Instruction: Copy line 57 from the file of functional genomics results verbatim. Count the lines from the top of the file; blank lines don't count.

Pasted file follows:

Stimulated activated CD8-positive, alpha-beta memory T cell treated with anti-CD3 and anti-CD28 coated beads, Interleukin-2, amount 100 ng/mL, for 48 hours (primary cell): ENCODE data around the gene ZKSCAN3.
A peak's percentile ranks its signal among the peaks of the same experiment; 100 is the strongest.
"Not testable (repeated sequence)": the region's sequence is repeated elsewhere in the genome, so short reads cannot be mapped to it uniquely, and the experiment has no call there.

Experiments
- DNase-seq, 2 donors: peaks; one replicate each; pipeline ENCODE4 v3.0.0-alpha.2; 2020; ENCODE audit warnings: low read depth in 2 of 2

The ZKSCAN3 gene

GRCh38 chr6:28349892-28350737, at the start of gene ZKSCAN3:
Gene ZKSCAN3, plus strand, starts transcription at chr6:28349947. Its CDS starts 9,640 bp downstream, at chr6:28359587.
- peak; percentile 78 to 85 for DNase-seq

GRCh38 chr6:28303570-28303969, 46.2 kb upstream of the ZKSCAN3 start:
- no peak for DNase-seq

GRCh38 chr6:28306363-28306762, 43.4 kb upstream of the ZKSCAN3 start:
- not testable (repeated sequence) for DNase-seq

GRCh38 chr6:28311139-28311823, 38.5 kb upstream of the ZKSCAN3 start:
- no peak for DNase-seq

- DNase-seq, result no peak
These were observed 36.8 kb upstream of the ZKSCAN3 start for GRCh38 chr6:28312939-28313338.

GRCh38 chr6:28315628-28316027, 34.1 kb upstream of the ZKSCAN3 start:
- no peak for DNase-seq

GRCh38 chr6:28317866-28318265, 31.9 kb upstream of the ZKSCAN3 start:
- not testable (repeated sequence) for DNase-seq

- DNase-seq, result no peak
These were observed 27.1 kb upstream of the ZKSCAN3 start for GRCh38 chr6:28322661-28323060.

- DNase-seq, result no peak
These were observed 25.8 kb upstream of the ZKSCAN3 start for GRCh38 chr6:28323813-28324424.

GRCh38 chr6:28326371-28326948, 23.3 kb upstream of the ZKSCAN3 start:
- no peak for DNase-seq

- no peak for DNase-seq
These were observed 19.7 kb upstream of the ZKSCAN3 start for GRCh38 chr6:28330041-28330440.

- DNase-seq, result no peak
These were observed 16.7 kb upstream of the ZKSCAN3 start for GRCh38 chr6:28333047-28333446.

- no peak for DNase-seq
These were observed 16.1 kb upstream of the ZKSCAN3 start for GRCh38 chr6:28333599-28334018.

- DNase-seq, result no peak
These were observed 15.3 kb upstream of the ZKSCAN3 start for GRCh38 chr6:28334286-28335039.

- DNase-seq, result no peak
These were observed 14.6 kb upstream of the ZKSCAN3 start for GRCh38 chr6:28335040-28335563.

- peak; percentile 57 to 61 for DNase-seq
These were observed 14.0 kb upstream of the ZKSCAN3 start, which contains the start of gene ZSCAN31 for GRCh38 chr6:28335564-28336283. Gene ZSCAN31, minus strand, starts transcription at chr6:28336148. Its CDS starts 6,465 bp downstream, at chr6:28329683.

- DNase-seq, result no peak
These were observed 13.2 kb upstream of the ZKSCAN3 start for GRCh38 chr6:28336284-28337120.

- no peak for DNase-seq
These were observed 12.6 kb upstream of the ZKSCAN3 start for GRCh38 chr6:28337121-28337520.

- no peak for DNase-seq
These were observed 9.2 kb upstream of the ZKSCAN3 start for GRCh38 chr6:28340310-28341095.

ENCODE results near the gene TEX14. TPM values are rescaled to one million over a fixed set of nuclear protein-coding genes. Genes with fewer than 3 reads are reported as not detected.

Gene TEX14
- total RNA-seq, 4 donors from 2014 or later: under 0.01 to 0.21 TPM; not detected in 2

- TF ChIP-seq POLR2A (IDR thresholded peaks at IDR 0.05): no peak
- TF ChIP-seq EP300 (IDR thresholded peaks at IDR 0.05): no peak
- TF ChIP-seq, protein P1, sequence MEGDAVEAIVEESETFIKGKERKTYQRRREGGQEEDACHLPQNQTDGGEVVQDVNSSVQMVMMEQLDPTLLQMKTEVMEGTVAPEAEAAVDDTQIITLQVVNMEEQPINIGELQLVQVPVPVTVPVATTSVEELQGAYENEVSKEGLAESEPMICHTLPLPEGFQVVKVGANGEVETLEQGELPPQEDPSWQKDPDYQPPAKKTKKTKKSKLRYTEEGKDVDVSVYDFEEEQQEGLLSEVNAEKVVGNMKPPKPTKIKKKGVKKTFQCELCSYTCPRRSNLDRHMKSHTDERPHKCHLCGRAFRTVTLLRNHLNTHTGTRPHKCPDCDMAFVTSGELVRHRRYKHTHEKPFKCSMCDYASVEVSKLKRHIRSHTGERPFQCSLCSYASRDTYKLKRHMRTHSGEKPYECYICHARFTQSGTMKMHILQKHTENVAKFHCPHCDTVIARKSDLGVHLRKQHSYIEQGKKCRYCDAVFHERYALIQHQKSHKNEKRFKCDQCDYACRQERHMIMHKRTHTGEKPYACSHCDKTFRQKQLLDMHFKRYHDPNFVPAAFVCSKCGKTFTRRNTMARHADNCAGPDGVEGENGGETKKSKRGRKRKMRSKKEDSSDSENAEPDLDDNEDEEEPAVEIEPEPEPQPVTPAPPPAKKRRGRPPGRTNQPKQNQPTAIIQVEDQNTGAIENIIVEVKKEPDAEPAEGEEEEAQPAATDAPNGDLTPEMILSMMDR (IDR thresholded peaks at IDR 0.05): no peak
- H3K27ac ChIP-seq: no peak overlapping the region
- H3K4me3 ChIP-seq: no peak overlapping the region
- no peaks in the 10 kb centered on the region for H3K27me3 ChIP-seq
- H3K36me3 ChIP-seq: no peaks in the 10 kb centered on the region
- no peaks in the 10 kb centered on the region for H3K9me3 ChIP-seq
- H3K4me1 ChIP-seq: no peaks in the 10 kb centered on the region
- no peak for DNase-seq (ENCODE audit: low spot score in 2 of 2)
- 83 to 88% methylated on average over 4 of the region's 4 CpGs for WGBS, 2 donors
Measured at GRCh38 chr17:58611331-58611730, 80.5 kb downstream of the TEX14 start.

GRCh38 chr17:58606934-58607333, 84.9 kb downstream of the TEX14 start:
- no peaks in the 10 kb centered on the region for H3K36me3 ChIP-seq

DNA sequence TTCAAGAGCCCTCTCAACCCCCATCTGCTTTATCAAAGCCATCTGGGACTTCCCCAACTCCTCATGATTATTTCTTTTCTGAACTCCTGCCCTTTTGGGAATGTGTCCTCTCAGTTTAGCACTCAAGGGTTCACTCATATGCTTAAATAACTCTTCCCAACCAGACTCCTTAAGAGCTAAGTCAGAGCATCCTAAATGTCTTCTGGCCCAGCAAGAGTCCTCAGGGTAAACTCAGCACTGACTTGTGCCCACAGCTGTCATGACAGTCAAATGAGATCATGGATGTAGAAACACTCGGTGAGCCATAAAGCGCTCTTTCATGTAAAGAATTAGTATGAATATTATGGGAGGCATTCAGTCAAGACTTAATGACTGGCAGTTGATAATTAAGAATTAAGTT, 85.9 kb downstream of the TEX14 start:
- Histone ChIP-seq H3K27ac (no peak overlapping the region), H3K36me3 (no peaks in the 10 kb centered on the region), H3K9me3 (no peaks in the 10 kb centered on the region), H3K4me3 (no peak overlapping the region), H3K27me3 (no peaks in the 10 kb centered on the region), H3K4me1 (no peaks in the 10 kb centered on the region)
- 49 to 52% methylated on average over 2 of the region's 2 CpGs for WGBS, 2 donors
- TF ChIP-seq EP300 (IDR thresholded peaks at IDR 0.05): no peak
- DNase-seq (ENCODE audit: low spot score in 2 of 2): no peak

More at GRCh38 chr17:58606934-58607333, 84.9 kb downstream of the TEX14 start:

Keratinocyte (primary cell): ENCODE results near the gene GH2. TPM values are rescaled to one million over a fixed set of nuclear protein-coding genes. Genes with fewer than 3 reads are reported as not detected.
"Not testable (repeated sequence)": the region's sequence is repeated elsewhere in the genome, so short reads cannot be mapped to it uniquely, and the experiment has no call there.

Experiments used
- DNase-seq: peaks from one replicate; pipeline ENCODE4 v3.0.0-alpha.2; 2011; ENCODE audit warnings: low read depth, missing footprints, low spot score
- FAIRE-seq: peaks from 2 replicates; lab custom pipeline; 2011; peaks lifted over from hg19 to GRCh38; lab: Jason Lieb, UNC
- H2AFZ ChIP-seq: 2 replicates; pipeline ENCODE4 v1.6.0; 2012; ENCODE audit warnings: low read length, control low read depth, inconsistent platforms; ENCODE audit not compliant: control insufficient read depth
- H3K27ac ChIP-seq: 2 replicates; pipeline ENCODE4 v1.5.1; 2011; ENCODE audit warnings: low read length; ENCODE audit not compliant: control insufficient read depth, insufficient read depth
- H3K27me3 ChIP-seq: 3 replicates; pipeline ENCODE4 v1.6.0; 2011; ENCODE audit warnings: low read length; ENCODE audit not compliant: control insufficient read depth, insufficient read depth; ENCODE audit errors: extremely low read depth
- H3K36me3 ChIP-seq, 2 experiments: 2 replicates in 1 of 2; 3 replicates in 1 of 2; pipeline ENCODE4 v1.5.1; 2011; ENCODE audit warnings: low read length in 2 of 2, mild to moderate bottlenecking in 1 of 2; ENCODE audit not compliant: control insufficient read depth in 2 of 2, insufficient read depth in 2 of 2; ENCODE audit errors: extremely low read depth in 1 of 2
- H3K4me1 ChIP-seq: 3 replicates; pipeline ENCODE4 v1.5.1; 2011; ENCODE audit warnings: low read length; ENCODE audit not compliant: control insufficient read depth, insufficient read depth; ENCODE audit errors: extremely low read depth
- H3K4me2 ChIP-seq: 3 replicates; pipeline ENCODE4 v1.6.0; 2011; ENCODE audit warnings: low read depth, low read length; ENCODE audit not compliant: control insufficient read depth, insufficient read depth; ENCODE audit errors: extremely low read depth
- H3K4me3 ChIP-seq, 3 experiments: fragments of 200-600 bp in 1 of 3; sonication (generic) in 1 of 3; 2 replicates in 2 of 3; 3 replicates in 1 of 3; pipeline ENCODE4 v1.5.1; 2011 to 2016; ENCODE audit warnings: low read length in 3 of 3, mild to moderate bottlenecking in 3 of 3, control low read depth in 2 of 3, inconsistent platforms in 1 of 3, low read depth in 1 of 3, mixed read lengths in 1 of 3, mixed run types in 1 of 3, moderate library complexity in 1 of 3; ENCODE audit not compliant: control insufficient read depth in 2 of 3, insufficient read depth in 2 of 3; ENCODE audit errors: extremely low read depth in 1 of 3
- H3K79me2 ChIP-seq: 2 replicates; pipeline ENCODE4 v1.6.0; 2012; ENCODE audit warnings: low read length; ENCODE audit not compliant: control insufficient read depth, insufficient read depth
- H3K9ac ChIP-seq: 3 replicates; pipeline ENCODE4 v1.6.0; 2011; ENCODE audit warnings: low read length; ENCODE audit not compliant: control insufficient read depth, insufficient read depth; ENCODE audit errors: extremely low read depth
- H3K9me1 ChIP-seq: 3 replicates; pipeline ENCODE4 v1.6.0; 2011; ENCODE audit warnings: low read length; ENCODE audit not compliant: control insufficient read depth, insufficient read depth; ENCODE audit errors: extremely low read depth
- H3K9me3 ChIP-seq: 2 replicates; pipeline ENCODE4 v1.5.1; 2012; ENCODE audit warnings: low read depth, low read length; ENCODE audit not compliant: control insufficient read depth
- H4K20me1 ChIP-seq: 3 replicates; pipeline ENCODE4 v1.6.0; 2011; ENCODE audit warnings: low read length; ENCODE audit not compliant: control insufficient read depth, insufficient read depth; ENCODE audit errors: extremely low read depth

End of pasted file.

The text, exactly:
- H3K4me1 ChIP-seq: no peaks in the 10 kb centered on the region